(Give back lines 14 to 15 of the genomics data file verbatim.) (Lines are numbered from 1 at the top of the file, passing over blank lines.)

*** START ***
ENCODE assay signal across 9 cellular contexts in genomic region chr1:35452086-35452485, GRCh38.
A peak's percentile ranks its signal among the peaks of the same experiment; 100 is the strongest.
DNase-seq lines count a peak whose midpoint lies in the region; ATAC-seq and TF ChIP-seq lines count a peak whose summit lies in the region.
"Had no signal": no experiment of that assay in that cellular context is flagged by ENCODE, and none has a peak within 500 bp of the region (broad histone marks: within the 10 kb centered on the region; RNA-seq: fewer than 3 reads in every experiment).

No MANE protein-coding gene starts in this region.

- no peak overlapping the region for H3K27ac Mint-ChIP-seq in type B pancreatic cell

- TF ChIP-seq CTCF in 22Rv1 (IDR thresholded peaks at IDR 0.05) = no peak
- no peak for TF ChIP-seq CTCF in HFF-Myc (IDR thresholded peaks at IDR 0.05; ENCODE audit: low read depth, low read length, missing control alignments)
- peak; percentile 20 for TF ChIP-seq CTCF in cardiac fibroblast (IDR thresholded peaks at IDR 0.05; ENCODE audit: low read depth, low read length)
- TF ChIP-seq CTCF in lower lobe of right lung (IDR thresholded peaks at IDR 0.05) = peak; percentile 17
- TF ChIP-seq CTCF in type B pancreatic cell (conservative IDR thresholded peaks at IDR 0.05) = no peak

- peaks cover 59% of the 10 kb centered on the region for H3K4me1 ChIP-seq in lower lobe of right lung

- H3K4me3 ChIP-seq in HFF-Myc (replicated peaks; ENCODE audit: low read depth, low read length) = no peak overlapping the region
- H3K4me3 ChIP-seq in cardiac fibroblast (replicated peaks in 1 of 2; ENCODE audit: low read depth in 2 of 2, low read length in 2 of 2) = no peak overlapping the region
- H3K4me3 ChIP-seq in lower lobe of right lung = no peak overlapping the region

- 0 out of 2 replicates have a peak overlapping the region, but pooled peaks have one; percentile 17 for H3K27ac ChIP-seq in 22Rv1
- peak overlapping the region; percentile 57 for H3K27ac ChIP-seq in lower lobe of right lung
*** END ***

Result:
- H3K4me3 ChIP-seq in cardiac fibroblast (replicated peaks in 1 of 2; ENCODE audit: low read depth in 2 of 2, low read length in 2 of 2) = no peak overlapping the region
- H3K4me3 ChIP-seq in lower lobe of right lung = no peak overlapping the region